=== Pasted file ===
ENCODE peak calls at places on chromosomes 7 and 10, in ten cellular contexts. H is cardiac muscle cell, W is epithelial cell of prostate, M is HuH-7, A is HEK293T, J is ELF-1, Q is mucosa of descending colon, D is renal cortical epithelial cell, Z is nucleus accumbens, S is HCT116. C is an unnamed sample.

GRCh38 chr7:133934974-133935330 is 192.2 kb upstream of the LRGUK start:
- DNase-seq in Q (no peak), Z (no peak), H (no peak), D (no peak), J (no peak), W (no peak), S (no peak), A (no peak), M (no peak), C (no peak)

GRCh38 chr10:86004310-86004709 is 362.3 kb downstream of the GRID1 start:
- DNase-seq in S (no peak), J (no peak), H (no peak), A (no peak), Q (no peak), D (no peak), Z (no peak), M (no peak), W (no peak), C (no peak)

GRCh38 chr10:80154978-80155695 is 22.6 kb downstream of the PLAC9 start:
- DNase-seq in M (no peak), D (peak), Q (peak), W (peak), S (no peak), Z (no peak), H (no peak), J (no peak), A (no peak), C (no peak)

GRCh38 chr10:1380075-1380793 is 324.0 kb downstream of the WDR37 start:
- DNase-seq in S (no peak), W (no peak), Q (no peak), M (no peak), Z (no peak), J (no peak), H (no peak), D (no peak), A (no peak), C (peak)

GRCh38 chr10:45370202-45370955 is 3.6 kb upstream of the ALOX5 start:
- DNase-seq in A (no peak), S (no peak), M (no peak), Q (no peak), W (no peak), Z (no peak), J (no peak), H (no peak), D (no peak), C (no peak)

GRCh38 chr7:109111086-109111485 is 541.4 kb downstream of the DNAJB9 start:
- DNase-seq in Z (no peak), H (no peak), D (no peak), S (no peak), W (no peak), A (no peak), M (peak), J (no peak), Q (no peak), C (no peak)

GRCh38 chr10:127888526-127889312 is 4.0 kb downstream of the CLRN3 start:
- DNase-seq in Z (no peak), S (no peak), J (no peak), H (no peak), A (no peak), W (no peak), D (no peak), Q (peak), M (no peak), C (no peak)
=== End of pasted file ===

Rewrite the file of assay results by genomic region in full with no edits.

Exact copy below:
ENCODE peak calls at places on chromosomes 7 and 10, in ten cellular contexts. H is cardiac muscle cell, W is epithelial cell of prostate, M is HuH-7, A is HEK293T, J is ELF-1, Q is mucosa of descending colon, D is renal cortical epithelial cell, Z is nucleus accumbens, S is HCT116. C is an unnamed sample.

GRCh38 chr7:133934974-133935330 is 192.2 kb upstream of the LRGUK start:
- DNase-seq in Q (no peak), Z (no peak), H (no peak), D (no peak), J (no peak), W (no peak), S (no peak), A (no peak), M (no peak), C (no peak)

GRCh38 chr10:86004310-86004709 is 362.3 kb downstream of the GRID1 start:
- DNase-seq in S (no peak), J (no peak), H (no peak), A (no peak), Q (no peak), D (no peak), Z (no peak), M (no peak), W (no peak), C (no peak)

GRCh38 chr10:80154978-80155695 is 22.6 kb downstream of the PLAC9 start:
- DNase-seq in M (no peak), D (peak), Q (peak), W (peak), S (no peak), Z (no peak), H (no peak), J (no peak), A (no peak), C (no peak)

GRCh38 chr10:1380075-1380793 is 324.0 kb downstream of the WDR37 start:
- DNase-seq in S (no peak), W (no peak), Q (no peak), M (no peak), Z (no peak), J (no peak), H (no peak), D (no peak), A (no peak), C (peak)

GRCh38 chr10:45370202-45370955 is 3.6 kb upstream of the ALOX5 start:
- DNase-seq in A (no peak), S (no peak), M (no peak), Q (no peak), W (no peak), Z (no peak), J (no peak), H (no peak), D (no peak), C (no peak)

GRCh38 chr7:109111086-109111485 is 541.4 kb downstream of the DNAJB9 start:
- DNase-seq in Z (no peak), H (no peak), D (no peak), S (no peak), W (no peak), A (no peak), M (peak), J (no peak), Q (no peak), C (no peak)

GRCh38 chr10:127888526-127889312 is 4.0 kb downstream of the CLRN3 start:
- DNase-seq in Z (no peak), S (no peak), J (no peak), H (no peak), A (no peak), W (no peak), D (no peak), Q (peak), M (no peak), C (no peak)